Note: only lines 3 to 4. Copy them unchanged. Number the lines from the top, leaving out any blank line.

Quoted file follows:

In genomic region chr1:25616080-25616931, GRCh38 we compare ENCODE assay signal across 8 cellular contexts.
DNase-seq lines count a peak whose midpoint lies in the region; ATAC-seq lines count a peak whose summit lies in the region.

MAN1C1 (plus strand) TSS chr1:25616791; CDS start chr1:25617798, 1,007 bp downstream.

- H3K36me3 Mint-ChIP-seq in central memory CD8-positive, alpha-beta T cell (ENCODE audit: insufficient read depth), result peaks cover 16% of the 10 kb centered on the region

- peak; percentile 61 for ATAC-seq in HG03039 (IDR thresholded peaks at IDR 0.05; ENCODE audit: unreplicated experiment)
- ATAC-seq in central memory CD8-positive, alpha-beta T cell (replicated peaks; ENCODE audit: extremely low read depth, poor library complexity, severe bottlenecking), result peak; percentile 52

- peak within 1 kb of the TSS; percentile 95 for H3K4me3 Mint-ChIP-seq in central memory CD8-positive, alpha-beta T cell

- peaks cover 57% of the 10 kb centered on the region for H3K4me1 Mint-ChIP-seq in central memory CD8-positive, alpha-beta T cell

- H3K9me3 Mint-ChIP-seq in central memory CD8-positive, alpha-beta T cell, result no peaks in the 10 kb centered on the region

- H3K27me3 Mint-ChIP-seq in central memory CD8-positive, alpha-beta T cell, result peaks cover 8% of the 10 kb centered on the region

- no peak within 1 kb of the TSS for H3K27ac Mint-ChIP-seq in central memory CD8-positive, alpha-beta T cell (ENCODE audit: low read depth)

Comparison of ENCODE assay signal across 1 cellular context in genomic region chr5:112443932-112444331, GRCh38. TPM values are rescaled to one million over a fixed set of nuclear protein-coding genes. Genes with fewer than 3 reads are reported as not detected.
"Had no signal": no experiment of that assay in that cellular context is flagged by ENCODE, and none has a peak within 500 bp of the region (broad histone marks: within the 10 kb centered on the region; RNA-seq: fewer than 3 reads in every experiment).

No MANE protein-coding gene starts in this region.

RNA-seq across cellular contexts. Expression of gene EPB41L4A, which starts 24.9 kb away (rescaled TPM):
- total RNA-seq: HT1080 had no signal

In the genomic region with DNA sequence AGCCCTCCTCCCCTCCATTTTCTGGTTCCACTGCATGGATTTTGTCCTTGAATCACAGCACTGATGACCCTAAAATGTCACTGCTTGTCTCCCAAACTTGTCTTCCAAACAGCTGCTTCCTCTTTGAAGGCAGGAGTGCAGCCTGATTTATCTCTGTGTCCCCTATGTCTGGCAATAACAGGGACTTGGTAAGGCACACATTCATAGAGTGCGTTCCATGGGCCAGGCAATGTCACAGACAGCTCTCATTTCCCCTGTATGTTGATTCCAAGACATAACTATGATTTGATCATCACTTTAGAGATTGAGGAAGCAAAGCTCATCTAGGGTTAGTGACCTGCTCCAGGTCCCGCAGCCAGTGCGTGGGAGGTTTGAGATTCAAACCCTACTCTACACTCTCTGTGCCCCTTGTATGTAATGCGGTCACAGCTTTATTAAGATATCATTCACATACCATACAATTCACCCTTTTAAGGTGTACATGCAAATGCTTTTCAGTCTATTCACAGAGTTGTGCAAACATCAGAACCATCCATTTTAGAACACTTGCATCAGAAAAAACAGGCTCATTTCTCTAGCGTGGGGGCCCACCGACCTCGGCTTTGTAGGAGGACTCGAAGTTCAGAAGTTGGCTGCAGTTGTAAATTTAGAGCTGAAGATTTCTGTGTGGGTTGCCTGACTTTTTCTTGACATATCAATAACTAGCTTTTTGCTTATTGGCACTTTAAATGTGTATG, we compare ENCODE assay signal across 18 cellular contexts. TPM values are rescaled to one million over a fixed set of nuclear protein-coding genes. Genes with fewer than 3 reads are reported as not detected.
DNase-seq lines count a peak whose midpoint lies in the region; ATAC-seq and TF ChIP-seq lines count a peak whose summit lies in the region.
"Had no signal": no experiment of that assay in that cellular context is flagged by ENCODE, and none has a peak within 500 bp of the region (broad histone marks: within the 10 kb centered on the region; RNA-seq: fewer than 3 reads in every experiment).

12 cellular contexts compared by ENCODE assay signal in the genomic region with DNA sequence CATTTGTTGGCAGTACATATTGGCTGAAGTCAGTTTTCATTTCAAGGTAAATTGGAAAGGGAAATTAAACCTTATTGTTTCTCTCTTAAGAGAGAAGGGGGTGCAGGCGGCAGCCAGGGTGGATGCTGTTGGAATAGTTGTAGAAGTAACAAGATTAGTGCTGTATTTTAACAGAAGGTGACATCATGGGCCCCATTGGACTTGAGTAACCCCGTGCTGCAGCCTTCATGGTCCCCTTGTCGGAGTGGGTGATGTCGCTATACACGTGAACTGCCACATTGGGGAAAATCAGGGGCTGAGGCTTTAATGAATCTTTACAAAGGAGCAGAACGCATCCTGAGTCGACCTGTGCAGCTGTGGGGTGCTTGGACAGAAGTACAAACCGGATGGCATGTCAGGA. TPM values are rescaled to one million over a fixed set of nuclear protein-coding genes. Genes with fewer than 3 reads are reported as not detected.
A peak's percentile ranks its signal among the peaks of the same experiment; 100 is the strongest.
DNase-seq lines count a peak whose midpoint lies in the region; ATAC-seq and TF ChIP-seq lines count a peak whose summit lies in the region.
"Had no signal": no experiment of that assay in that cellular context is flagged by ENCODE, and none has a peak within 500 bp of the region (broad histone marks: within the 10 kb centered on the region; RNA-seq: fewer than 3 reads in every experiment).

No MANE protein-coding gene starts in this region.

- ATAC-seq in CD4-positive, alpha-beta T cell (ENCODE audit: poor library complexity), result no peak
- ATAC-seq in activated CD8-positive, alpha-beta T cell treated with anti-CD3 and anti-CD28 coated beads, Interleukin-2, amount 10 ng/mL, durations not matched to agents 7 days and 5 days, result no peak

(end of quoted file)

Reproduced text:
MAN1C1 (plus strand) TSS chr1:25616791; CDS start chr1:25617798, 1,007 bp downstream.

- H3K36me3 Mint-ChIP-seq in central memory CD8-positive, alpha-beta T cell (ENCODE audit: insufficient read depth), result peaks cover 16% of the 10 kb centered on the region